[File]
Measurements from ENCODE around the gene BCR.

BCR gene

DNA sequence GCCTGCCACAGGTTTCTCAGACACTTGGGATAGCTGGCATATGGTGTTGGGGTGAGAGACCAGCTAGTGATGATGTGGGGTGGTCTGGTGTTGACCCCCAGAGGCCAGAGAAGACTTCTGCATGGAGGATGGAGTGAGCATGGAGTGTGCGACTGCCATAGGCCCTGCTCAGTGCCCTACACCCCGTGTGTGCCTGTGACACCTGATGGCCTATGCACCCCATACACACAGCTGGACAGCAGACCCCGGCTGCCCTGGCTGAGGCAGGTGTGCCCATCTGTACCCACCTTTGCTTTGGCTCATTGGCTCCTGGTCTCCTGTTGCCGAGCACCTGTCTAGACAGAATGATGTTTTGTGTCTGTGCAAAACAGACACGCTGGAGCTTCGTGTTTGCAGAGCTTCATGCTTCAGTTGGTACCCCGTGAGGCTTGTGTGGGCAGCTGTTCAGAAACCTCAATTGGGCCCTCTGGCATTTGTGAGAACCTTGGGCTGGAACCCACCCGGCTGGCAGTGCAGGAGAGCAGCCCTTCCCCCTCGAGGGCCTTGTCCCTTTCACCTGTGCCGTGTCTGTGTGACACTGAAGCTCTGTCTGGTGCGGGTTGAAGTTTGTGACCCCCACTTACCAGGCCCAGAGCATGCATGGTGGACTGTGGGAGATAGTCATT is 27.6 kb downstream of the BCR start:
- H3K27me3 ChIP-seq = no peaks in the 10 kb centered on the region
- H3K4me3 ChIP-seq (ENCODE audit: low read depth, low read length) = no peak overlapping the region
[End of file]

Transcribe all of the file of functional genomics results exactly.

Measurements from ENCODE around the gene BCR.

BCR gene

DNA sequence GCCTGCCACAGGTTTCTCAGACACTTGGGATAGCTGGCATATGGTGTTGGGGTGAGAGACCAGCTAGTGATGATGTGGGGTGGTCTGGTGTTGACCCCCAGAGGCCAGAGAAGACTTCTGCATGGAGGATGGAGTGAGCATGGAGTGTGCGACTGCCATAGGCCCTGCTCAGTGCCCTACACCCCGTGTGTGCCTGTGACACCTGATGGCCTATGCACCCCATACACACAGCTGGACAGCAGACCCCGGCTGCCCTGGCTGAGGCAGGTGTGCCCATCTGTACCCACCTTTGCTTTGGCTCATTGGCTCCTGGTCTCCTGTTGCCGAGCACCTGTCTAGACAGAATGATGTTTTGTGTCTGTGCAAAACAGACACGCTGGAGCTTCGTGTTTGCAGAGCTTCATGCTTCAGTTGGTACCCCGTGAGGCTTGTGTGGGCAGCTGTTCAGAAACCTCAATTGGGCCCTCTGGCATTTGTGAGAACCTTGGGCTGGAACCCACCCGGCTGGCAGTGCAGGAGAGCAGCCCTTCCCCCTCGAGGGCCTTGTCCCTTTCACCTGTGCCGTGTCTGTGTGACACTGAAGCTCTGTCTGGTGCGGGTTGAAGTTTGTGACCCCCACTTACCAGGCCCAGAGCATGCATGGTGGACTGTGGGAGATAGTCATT is 27.6 kb downstream of the BCR start:
- H3K27me3 ChIP-seq = no peaks in the 10 kb centered on the region
- H3K4me3 ChIP-seq (ENCODE audit: low read depth, low read length) = no peak overlapping the region